The MMD has to begin by recognising the scale of their defeat and of their problem. They need to fully understand the causes of their defeat.

It is a fact that the MMD became increasingly associated with the most disagreeable messages, thoughts and practices. This is a political party that went to Parliament and removed the abuse of office offence from our Anti Corruption Commission Act so that its leadership could steal with impunity. They failed to produce convincing arguments for the removal of that offence, but still went ahead and enacted a law that suited their corrupt desires.

There is no need for the MMD to cheat themselves that the people of Zambia like it. If the people of Zambia loved the MMD and its leadership, why did they vote them out in such a way? It must be appreciated that the people of Zambia detest them. And this distaste is deep, it is not a momentary irritation which they can easily scratch away. They should not dismiss it as a mere false perception. They lost the election because they were linked to intolerance. In early 2011, they caused the deaths of many young people in Mongu and left a good number maimed for life as a result of their intolerance and inability to peacefully deal with dissent. They were also linked to harshness: thought to be uncaring about poverty, unemployment, poor housing and so on and so forth. They were thought to favour greed. It can also not be denied that the key leadership of the MMD was thought to be arrogant and out of touch. They were insensitive to the feelings of the people.

Corruption disgraced them in the eyes of the people. And these perceptions will not go away quickly unless a lot of work, reorganisation, reorientation and realignment are undertaken.
As Yotam says, the MMD should face these issues head on and deal with them and not pretend all is well.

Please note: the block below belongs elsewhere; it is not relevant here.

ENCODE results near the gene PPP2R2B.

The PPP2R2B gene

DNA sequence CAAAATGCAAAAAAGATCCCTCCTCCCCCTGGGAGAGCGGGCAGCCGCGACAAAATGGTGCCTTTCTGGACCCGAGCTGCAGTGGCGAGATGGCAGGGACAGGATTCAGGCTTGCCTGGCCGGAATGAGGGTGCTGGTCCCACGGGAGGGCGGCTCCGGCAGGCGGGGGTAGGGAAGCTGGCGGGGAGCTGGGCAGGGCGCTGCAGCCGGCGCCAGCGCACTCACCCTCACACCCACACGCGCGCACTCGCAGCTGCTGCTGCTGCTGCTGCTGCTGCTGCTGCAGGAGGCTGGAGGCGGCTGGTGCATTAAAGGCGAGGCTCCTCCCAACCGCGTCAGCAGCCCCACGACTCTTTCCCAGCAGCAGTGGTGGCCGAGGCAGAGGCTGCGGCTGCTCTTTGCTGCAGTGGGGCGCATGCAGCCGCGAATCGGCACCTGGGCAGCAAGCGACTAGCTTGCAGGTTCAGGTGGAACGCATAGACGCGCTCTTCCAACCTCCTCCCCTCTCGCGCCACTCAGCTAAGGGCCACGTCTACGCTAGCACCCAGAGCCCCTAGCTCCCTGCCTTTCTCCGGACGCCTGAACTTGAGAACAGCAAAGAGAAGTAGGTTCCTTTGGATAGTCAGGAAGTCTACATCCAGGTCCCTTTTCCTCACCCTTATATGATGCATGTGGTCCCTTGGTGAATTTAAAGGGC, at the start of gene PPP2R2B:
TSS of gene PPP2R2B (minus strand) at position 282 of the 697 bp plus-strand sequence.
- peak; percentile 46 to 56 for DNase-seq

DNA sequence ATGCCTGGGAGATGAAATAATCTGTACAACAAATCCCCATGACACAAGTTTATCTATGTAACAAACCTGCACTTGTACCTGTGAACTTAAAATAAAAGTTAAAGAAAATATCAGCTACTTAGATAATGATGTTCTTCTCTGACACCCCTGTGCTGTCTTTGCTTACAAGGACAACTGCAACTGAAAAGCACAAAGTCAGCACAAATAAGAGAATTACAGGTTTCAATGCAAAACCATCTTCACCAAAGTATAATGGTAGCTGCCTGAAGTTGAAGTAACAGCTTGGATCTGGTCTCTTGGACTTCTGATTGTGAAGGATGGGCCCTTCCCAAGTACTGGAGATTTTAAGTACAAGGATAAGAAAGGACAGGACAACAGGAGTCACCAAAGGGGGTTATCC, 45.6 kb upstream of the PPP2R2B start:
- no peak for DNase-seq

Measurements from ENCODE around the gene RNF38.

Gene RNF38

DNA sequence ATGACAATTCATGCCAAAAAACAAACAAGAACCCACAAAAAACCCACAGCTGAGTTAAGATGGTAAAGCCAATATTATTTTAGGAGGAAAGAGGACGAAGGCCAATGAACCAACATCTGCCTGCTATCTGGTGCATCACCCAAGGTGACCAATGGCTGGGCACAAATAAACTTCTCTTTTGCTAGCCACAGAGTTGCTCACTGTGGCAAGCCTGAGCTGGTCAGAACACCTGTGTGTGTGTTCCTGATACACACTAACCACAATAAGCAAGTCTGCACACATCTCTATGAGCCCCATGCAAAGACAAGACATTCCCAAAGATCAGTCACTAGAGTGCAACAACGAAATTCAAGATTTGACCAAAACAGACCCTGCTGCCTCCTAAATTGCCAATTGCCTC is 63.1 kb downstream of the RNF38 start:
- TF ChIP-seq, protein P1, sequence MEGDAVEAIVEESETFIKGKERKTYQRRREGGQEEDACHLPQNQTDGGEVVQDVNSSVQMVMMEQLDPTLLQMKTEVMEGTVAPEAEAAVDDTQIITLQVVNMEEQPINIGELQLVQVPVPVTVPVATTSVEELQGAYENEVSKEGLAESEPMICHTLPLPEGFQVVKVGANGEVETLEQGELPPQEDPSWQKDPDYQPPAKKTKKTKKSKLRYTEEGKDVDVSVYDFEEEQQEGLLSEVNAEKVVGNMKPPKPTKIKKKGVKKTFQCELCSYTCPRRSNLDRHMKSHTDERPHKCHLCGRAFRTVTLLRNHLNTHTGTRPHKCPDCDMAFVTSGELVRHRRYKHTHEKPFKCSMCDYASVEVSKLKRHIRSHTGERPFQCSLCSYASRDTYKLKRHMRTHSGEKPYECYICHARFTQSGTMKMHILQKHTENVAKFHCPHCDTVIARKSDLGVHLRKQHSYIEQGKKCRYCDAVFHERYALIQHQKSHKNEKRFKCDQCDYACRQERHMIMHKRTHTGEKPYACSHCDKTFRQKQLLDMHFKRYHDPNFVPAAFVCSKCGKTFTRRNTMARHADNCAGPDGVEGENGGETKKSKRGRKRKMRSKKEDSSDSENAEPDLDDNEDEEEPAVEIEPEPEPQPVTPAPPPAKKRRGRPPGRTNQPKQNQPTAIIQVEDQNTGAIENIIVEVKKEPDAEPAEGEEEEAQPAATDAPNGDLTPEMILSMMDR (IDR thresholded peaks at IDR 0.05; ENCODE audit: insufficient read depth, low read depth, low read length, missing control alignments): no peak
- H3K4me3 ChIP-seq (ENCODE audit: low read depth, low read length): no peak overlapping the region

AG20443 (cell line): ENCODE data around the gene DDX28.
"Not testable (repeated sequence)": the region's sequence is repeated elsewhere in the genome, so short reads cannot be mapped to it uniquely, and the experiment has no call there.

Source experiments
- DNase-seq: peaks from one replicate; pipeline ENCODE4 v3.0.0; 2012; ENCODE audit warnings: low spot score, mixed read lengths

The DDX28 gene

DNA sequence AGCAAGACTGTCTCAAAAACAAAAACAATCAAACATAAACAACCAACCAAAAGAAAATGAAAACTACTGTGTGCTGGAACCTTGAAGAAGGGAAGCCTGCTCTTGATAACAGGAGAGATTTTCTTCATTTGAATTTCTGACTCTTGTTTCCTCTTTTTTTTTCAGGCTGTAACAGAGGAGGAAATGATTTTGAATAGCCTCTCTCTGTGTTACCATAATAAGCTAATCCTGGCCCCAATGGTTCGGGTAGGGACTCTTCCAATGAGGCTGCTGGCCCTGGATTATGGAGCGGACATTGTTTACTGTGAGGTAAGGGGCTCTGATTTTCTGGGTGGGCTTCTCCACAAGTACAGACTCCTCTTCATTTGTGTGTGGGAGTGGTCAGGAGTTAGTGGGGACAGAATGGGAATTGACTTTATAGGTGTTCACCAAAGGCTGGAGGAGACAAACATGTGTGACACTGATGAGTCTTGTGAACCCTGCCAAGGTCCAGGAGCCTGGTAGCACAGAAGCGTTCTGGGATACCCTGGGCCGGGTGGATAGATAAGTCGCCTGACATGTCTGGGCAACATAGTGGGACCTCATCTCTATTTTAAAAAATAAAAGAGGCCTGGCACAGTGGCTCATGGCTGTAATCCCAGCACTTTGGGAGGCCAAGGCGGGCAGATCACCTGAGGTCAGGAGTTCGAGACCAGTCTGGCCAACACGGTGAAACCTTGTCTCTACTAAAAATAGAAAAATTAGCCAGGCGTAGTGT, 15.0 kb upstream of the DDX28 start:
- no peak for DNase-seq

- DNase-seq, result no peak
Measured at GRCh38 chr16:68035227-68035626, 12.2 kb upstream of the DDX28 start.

Actually people need a rest from them. And they themselves need time to reflect and listen and come to understand one another better than they have of late. They certainly need to do a lot more about themselves. They need better leadership than they currently have. They need different organisation. They need a broad and stable financial base and not dependence on handouts from those who have stolen public funds. They need to spread their appeal and attract different sorts of people. In a word, they need to take a fresh look in the new circumstances.
And the impact of disunity upon them is clear to see. The MMD must in the very near future learn again to display the camaraderie and common purpose that is fundamental to a party's prospects. If they don't strengthen their leadership, they will stand no chance of ever being re-elected.

The MMD needs to confront head-on the danger of inner-party factionalism. This danger has its roots in several factors: the rough-handling, marginalisation and demotion that many outstanding MMD cadres have experienced since the change of leadership. This is leaving a strong legacy of bitterness and resentment - the walking wounded. This has cultivated tendencies towards excessive defensivism, and also to habits of counter-factionalism in some cases. There are also some warning signs of the dangers of disciplinary measures being used to settle political differences.